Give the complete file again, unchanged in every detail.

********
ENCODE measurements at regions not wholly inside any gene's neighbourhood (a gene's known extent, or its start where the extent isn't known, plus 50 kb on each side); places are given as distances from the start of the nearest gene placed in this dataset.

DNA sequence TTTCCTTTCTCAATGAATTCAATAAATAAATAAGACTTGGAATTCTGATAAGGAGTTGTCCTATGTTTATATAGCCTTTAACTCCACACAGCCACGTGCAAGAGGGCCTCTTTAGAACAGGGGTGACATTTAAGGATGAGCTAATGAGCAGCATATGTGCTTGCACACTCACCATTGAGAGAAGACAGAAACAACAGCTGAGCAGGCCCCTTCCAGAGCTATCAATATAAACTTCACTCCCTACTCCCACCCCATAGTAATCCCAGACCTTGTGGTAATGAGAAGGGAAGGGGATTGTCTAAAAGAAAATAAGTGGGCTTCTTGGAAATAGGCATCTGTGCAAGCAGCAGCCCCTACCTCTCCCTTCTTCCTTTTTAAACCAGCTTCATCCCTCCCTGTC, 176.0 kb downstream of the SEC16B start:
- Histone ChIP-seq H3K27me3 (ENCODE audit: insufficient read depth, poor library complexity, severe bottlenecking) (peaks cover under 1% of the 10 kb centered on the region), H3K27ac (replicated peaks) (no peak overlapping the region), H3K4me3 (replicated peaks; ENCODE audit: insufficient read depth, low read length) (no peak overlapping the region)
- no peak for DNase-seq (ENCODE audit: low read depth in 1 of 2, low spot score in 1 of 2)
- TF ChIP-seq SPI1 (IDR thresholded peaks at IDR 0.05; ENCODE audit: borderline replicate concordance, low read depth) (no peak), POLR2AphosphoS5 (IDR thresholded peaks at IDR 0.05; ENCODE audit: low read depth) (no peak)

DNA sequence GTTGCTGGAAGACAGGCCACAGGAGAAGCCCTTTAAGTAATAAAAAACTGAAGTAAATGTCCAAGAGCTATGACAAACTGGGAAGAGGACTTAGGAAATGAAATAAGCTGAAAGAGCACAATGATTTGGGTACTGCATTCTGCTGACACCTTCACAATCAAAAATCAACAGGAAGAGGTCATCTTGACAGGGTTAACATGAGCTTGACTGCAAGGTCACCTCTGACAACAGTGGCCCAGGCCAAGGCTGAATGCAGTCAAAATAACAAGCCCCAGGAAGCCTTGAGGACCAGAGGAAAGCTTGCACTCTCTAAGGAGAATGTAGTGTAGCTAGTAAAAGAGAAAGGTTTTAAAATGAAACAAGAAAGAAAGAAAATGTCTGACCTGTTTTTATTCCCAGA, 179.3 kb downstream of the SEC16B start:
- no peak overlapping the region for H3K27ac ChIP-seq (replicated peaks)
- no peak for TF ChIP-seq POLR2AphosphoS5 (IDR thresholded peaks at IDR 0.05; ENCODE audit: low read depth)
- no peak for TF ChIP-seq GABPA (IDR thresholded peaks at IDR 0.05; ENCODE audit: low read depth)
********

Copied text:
ENCODE measurements at regions not wholly inside any gene's neighbourhood (a gene's known extent, or its start where the extent isn't known, plus 50 kb on each side); places are given as distances from the start of the nearest gene placed in this dataset.

DNA sequence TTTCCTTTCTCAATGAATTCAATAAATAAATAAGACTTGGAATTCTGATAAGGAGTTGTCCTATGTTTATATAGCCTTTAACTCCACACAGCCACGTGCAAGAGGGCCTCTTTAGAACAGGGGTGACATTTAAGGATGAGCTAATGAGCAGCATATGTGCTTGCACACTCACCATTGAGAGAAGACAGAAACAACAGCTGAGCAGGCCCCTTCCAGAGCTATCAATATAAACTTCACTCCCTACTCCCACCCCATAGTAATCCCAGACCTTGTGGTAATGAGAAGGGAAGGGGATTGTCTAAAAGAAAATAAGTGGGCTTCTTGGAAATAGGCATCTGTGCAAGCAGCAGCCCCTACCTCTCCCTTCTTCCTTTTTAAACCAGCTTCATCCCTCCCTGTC, 176.0 kb downstream of the SEC16B start:
- Histone ChIP-seq H3K27me3 (ENCODE audit: insufficient read depth, poor library complexity, severe bottlenecking) (peaks cover under 1% of the 10 kb centered on the region), H3K27ac (replicated peaks) (no peak overlapping the region), H3K4me3 (replicated peaks; ENCODE audit: insufficient read depth, low read length) (no peak overlapping the region)
- no peak for DNase-seq (ENCODE audit: low read depth in 1 of 2, low spot score in 1 of 2)
- TF ChIP-seq SPI1 (IDR thresholded peaks at IDR 0.05; ENCODE audit: borderline replicate concordance, low read depth) (no peak), POLR2AphosphoS5 (IDR thresholded peaks at IDR 0.05; ENCODE audit: low read depth) (no peak)

DNA sequence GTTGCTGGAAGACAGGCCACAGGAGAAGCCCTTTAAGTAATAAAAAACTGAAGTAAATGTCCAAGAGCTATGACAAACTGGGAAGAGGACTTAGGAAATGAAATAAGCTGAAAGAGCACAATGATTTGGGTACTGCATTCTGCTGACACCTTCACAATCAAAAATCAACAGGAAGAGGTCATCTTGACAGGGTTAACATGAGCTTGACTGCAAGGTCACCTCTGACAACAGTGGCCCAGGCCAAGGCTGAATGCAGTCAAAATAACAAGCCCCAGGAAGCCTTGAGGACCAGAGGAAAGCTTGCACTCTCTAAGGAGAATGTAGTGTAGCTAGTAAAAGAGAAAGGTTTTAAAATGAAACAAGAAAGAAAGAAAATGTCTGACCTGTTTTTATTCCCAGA, 179.3 kb downstream of the SEC16B start:
- no peak overlapping the region for H3K27ac ChIP-seq (replicated peaks)
- no peak for TF ChIP-seq POLR2AphosphoS5 (IDR thresholded peaks at IDR 0.05; ENCODE audit: low read depth)
- no peak for TF ChIP-seq GABPA (IDR thresholded peaks at IDR 0.05; ENCODE audit: low read depth)